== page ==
Is it perfect here? Far from it. Has it ever been perfect here? No. Will it ever be perfect here? No. Let us never suffer under the illusion that things are perfect or that we are perfect. Instead, let us confess our imperfections and subsequent need of the grace of God to heal our imperfect and sinful lives. The early church was clearly not perfect, and neither are we. The honesty of the Bible is a very big, very sharp needle that punctures any illusion we may have of being perfect.
So, follow along with me now in chapter five as we go through the story of Ananias and Sapphira. As we begin, Luke has just written of Barnabas, who sold a piece of property and gave the money to the church. Ananias and Sapphira also sell a piece of land but do so with an attitude very different from that of Barnabas.
Luke says that Ananias and Sapphira sell their property but kept back some of the price for themselves. Ananias brings the money to the apostles and Peter immediately confronts Ananias and accuses him of lying to the Holy Spirit, because they kept some of the money back for themselves.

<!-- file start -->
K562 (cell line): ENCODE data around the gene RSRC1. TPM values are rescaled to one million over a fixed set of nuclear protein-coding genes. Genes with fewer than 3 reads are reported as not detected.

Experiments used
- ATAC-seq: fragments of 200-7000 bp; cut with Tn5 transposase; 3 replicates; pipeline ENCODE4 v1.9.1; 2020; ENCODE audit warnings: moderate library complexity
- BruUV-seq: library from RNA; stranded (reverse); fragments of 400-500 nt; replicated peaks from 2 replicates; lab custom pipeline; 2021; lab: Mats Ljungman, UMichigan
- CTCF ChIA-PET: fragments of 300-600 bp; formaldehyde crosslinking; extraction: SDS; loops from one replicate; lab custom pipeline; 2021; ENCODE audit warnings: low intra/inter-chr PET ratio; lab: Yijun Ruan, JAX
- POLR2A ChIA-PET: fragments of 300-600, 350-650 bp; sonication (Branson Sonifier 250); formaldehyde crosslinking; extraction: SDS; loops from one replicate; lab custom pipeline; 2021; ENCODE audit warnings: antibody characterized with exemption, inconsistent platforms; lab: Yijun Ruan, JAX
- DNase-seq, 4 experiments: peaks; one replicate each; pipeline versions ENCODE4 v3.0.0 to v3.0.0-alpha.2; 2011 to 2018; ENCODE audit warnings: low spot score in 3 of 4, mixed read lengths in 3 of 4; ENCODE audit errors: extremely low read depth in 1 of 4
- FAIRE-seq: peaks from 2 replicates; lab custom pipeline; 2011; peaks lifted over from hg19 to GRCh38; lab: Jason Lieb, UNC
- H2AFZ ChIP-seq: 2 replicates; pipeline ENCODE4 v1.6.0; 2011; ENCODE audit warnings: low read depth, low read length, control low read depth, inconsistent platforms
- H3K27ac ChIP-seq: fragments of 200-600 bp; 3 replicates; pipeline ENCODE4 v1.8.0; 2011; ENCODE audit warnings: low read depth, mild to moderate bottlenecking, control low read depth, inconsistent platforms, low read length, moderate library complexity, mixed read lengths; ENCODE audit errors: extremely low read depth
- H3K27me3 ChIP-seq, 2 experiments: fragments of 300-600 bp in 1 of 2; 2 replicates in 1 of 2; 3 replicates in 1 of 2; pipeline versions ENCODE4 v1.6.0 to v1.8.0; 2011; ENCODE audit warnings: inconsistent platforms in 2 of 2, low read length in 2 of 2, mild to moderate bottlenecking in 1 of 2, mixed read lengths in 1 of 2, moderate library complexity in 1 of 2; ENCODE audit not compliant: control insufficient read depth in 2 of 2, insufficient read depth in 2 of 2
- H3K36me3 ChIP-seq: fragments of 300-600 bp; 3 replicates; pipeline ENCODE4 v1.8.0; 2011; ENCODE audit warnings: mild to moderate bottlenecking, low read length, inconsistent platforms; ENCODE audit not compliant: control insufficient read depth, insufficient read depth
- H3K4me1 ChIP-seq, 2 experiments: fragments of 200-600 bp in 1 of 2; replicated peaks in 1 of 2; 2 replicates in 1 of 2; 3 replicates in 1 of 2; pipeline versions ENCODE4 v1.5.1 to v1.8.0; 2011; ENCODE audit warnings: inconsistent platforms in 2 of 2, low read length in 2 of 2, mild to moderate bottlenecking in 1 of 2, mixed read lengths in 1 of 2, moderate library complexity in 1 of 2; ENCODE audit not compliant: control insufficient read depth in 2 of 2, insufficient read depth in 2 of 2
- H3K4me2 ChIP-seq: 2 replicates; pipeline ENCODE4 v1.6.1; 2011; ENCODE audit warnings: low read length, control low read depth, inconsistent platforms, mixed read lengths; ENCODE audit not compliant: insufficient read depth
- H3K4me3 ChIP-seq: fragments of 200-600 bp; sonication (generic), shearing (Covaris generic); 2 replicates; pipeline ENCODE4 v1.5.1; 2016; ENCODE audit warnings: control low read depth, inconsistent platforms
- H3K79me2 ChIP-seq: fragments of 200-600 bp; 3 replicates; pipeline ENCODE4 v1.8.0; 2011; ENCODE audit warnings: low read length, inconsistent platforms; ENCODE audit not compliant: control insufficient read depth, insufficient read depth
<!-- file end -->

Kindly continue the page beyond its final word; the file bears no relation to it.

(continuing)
Ananias and Sapphira were not wrong because they kept some of the money for themselves; Peter even says this in verse 4 - While it remained unsold, did it not remain your own? And after it was sold, was it not under your control? It wasn’t a question of how much they were giving; it was that Ananias and Sapphira had conspired together to present themselves as being something they weren’t. That is the textbook definition of a hypocrite - presenting yourself as being what you are not. Ananias and Sapphira wanted people to believe they were giving all of the money from the sale of their land. Ananias and Sapphira were pretending to be generous; they sought to deceive people into thinking they were something they were not; they were pretending to be as generous and committed as the others, but they were not.
John Claypool makes an interesting point about this passage. He says, if they had just said: "Here is where we would like to be - with Barnabas' kind of trust and generosity. But we find we are not there yet.... All we can do now is give part of the proceeds. Would you help us grow toward what we would like to become?"'
The problem is not just the sin in the lives of Ananias and Sapphira; actually, God assumes we will sin and the Bible often shows him being very easy on sinners. In fact, much of Acts shows the power of God healing people who were only marginally connected with the church, if connected at all. And yet here are two people who give to the church and they die.